Reanimating “Apparently Dead” Bodies in 1790s Charleston

I’ll wager that most Charlestonians don’t realize that a 1793 law offers a reward to citizens who attempt to “restore to life” persons who are “apparently dead,” but who may actually be in a state of “suspended animation.” Not familiar with this gem of our municipal code? Well then, you’re in for a Halloween treat. This Thursday, October 30th at 6 p.m. I’m presenting an illustrated lecture at CCPL titled “Reviving ‘Apparently Dead’ Bodies in 1790s Charleston.” If you’re looking for a ghoulish, yet hilarious tale of macabre local history, you won’t want to miss this event.

Our story begins with the widespread and justifiably real fear of “premature burial.” In the centuries before the advent of modern science, history records many cases, reported from around the world, of persons being buried and then awakening to find themselves trapped six feet underground in a tight wooden box. We learn of such stories from grave diggers who report finding caskets scratched open from the inside, and from physicians reporting apparently dead persons sitting upright at their own funerals.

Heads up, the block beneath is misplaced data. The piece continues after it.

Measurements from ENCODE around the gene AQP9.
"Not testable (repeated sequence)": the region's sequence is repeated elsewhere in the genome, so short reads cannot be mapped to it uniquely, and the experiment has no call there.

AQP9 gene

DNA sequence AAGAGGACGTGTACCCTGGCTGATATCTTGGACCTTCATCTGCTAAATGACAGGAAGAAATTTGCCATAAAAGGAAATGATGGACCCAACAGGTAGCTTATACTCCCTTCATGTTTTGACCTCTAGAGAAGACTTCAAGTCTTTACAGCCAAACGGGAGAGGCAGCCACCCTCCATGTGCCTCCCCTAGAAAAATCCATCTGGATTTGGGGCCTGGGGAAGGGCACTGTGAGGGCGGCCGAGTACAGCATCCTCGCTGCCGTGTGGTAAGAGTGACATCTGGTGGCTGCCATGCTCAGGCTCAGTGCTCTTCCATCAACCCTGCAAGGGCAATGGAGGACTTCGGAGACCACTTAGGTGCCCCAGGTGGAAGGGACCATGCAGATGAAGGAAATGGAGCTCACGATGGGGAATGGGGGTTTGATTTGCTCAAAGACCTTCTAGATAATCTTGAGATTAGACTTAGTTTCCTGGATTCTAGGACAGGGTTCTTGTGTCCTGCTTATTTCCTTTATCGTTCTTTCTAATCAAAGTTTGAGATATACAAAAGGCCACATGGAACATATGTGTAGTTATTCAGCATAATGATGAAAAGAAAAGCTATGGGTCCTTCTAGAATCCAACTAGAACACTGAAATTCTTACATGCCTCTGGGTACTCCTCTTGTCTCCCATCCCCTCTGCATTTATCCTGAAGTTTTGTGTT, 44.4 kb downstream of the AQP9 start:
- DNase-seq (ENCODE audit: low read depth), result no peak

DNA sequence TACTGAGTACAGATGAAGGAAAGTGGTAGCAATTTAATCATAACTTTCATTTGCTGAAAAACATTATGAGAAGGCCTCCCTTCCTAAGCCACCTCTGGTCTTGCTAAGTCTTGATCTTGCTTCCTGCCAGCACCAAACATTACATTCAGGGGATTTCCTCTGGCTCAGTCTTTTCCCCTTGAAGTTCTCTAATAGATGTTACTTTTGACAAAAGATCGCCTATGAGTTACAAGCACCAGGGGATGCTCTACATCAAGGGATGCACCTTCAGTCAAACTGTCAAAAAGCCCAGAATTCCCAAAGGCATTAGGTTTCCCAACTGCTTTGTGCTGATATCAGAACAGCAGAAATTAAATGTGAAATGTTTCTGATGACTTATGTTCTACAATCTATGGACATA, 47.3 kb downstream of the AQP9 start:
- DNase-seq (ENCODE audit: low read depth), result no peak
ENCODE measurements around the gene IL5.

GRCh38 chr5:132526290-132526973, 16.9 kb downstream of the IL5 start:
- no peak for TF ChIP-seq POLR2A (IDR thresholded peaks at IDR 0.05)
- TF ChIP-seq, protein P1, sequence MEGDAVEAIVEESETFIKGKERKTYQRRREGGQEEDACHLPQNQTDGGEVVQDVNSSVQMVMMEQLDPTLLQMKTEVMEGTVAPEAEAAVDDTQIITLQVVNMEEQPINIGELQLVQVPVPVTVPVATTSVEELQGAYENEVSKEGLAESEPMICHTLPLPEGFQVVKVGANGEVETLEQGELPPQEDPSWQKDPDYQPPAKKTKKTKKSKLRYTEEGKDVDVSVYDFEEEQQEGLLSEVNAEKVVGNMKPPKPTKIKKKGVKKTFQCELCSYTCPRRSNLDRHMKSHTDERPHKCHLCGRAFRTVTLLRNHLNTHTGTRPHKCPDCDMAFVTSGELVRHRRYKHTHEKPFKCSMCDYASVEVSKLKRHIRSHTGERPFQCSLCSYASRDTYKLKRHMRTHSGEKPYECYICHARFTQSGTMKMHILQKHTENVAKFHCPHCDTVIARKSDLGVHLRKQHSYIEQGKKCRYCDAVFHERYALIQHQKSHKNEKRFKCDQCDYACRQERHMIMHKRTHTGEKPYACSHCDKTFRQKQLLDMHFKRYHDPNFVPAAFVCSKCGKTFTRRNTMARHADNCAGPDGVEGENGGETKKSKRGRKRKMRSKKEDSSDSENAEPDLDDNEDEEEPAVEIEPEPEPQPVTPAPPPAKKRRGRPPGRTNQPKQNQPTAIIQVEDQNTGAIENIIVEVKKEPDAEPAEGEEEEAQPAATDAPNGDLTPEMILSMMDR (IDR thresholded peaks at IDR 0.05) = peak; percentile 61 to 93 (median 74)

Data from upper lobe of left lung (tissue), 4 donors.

In London in 1774, a group of physicians formed an organization to combat the scourge of premature burial with science—or at least what passed for science in the eighteenth century. That organization, called the Royal Humane Society, advocated the notion that bodies that appeared to be dead might really be in a state of “suspended animation”; that is, their soul (anima) might be precariously suspended somewhere between life and death. The society’s challenge was not simply to discover techniques for identifying the true state of an “apparently dead” body, but rather to experiment and to devise methods to loosen death’s grip on the bodies and souls of “apparently dead” persons and to encourage their life force to return to a state of vitality. In addition, the Royal Humane Society sought to spread its collective knowledge by encouraging others around the world to conduct similar experiments and to save more people from the horrors of a premature burial.